Six women appeared in a Bucks County courtroom Tuesday and described years of manipulation and coercion into sexual relationships with a once-trusted teacher.

Their words were instrumental in securing a guilty plea from Christian Willman, who prosecutors say victimized students in Bucks and Lehigh Counties.

Willman, 40, was sentenced Tuesday to six to 12 years in state prison for sex assaults against students at two high schools whom he groomed into having prolonged relationships with him.

He chose not to address his victims during the proceeding, and had no reaction to their statements. Afterward, his attorney, Matthew Sedacca, said only that Willman accepted the sentence.

Willman’s actions came to light in May, when four former students at Palisades High School in Kintnersville, about an hour north of Philadelphia, contacted police. After Bucks County District Attorney Matthew Weintraub announced Willman’s arrest, two other victims — former students of Willman’s at Parkland High School in Lehigh County — reported that they, too, had been coerced into sexual relationships with him.

Deputy District Attorney Mary Kate Kohler, the lead prosecutor in the case, said the guilty plea Tuesday in Doylestown to charges of sex assault and corruption of minors was “a win for victims everywhere" and an important day for justice.

“I remain immensely in awe of the courage of all of these young women, and their bravery and resolve to come forward and ensure justice was served and prevent future victimization,” she said.

In statements to County Court Judge Wallace Bateman, the six victims recounted how Willman built their trust through flattery and special treatment. He acted more like a student than an adult, the women said, and initiated inappropriate conversations, sometimes asking them about their bodies and sexual experience.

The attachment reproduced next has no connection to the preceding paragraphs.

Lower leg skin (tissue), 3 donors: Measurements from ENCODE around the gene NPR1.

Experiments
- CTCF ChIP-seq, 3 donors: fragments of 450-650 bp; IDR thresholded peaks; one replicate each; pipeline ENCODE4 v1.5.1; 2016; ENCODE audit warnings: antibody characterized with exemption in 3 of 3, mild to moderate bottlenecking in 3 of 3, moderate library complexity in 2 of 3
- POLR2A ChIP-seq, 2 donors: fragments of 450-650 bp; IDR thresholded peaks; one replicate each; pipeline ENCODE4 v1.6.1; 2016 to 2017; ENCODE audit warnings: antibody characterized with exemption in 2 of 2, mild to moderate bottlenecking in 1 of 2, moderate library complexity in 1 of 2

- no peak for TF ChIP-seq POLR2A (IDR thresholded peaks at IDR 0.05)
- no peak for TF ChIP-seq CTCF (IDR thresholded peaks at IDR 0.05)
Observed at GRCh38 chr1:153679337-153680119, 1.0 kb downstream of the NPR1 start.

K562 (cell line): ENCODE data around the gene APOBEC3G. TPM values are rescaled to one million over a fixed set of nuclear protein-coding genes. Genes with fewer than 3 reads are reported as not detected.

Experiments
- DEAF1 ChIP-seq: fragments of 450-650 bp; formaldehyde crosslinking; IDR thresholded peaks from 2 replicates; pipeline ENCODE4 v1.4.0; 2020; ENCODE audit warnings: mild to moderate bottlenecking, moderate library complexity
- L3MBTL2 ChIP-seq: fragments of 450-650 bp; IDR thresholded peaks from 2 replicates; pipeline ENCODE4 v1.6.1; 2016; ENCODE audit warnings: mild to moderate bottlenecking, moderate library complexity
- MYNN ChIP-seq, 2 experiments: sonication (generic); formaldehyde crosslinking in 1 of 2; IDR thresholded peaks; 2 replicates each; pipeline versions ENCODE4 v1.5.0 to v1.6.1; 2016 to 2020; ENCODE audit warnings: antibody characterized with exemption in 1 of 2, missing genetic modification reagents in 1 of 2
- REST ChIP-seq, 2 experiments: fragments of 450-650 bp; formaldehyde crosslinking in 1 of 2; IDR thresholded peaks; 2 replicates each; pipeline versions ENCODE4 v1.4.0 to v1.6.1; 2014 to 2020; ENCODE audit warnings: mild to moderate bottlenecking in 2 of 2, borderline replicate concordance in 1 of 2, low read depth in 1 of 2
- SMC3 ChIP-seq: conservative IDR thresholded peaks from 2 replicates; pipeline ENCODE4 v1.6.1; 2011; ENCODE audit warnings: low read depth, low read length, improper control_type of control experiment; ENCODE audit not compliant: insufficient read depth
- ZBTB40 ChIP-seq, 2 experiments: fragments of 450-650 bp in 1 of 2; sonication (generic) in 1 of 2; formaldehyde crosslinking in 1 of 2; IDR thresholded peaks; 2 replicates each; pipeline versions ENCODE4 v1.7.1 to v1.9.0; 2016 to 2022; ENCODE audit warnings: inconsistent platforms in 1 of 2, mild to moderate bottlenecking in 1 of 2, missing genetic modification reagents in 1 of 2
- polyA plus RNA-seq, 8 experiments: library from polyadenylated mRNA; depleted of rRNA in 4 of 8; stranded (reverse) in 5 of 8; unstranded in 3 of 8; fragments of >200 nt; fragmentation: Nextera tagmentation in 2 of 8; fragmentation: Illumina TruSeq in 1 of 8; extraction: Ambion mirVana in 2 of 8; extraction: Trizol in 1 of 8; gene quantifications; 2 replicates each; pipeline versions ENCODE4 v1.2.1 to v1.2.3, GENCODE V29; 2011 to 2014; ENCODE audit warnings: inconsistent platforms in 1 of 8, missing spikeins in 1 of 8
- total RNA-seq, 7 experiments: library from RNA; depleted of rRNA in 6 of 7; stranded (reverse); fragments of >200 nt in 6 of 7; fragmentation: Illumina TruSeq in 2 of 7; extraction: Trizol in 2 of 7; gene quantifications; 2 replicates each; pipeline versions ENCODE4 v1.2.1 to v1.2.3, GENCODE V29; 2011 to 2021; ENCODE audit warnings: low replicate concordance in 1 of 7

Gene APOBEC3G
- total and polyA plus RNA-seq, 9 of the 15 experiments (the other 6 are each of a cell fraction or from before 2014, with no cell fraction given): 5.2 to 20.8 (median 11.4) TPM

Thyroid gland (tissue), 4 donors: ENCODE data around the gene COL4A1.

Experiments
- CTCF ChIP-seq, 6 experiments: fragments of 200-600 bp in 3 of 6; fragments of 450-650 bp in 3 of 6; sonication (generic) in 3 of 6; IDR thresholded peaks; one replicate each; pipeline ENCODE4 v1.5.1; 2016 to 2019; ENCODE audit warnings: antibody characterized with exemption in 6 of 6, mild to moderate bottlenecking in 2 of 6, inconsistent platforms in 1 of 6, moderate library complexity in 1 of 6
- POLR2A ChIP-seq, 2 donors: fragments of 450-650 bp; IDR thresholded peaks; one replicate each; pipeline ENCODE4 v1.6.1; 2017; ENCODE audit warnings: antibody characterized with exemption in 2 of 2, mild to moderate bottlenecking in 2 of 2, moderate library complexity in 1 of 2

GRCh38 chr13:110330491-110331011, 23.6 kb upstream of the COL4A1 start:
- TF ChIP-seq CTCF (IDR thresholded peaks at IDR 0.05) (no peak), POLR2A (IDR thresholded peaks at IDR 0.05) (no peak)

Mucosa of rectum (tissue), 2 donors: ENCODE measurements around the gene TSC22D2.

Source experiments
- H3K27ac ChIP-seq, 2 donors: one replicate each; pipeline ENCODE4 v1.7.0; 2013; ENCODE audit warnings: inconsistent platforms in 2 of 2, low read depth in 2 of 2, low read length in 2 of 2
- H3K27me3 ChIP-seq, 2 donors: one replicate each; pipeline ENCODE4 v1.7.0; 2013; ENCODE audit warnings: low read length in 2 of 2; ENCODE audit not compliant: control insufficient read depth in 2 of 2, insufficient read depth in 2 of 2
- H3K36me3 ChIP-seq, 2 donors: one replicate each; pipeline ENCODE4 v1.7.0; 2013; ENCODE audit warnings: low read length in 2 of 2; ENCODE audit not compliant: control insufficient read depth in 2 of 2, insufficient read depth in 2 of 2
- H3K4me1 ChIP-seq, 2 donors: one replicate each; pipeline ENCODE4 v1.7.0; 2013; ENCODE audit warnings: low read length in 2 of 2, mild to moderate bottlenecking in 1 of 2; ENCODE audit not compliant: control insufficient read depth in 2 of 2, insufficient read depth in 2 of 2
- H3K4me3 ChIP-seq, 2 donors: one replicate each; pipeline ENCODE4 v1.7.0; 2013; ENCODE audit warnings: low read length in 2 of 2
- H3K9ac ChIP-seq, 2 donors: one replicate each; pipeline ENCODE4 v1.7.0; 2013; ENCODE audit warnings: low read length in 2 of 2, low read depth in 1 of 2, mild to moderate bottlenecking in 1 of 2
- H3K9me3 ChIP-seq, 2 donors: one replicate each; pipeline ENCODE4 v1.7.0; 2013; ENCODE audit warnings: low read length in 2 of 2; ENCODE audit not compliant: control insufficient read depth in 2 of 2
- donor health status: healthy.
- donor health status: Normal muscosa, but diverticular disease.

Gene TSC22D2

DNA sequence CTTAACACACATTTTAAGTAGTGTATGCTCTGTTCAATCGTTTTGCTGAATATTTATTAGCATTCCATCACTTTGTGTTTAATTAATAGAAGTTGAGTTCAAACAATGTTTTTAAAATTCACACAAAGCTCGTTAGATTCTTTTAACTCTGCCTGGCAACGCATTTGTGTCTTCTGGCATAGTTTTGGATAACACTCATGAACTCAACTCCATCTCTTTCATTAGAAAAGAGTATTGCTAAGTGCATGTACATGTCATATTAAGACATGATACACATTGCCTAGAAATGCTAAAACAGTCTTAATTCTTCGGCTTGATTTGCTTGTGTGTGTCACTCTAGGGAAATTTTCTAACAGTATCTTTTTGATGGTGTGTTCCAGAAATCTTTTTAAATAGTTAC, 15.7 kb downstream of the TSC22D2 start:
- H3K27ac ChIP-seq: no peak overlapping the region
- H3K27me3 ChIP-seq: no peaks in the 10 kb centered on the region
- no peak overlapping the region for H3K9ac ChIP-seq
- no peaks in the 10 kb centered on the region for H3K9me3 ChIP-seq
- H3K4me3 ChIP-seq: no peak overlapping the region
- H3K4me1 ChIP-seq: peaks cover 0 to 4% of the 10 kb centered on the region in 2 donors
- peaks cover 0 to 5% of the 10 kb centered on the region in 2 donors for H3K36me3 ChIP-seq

“He took an interest in me in a way that felt exciting and flattering at the time,” one woman said. “At 14 years old, these things made me feel special. I know now this was him grooming me to be a victim.”

Bateman admonished Willman on Tuesday, saying his victims went to school seeking mentorship and guidance, and instead “found pure evil masked as a teacher.”

“But for their courage, you’d probably still be a coach, a teacher, and adviser, and it doesn’t take much imagination to guess what would be going on," the judge said. "But that has stopped now, and it won’t happen again.”

Investigators said Willman ceased all contact with the victims after graduation, as if they had “aged out of victimhood." The earliest assault took place in 2005, during Willman’s tenure as a teacher, soccer coach and theater supervisor at Parkland, outside Allentown.

Willman assaulted the girls both on and off school property, inviting one to his home, plying her with alcohol at a time when he said his wife and children were out of town.

The women told Bateman they all were damaged by the experience, becoming alienated from their own families and unable to form lasting relationships with other men.

“Maybe he was looking for a vessel for his own feelings,” one woman said, "but when that vessel is the body of a 17-year-old girl … it takes a long time for her to heal.”